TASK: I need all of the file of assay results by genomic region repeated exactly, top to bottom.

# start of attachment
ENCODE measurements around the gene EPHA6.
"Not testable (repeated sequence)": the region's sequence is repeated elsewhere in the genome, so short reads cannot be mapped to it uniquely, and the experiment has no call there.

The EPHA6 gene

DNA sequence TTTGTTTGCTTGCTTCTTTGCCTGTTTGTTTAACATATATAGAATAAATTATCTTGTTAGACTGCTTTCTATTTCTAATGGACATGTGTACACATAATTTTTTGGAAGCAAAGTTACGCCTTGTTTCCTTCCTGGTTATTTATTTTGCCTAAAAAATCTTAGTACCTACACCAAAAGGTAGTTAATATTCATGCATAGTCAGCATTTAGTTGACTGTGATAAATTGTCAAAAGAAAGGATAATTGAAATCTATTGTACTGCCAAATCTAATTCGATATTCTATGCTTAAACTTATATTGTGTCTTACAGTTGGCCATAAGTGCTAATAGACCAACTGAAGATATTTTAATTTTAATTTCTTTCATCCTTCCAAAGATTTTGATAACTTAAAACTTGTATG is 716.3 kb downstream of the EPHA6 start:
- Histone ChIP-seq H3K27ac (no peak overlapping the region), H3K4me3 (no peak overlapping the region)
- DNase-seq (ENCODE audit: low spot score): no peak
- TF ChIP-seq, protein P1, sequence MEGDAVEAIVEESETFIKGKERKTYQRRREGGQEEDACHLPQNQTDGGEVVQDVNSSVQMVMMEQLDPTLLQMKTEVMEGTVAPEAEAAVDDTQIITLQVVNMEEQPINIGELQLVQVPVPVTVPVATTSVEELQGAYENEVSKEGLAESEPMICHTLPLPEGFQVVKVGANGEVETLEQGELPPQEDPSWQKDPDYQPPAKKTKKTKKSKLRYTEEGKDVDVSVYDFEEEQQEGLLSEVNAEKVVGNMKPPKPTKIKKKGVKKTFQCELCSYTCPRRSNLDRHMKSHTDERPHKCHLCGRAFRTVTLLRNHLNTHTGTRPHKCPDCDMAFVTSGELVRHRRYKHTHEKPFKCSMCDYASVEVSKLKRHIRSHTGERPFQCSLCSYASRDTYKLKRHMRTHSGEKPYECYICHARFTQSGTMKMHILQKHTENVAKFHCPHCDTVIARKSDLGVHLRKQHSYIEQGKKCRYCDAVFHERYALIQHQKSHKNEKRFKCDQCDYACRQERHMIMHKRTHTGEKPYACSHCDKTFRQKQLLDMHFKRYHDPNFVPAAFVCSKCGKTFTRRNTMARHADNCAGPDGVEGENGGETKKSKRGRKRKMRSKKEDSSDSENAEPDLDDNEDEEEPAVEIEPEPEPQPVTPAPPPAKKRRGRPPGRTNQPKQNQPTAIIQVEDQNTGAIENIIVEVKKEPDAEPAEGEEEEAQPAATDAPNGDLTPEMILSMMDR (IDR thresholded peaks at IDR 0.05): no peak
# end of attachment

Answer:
ENCODE measurements around the gene EPHA6.
"Not testable (repeated sequence)": the region's sequence is repeated elsewhere in the genome, so short reads cannot be mapped to it uniquely, and the experiment has no call there.

The EPHA6 gene

DNA sequence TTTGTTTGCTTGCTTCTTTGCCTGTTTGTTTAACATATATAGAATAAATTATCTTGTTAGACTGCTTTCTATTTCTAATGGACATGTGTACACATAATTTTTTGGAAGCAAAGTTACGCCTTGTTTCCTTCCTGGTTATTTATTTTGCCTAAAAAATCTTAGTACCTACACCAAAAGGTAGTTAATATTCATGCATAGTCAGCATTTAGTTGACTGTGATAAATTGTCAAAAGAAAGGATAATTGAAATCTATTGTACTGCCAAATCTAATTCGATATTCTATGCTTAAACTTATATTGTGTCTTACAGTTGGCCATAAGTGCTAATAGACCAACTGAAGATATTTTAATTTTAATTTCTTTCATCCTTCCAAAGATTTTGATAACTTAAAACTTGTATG is 716.3 kb downstream of the EPHA6 start:
- Histone ChIP-seq H3K27ac (no peak overlapping the region), H3K4me3 (no peak overlapping the region)
- DNase-seq (ENCODE audit: low spot score): no peak
- TF ChIP-seq, protein P1, sequence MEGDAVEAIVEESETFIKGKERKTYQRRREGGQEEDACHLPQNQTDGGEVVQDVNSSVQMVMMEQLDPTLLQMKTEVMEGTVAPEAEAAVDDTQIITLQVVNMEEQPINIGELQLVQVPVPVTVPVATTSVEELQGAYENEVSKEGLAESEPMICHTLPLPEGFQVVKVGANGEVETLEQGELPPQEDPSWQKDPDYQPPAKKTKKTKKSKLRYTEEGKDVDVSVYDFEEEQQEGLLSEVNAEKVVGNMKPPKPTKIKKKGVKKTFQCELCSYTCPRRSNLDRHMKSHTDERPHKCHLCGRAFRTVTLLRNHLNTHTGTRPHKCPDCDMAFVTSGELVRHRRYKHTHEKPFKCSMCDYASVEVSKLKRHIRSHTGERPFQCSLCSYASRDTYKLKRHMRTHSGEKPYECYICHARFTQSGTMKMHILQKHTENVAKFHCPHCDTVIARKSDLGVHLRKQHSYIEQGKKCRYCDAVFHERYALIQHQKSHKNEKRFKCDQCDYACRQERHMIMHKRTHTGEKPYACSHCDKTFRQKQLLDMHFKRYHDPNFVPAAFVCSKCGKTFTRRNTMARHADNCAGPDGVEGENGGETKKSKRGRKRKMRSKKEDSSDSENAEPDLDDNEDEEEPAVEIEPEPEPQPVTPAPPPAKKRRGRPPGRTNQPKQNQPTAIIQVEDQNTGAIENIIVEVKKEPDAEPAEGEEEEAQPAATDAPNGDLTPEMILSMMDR (IDR thresholded peaks at IDR 0.05): no peak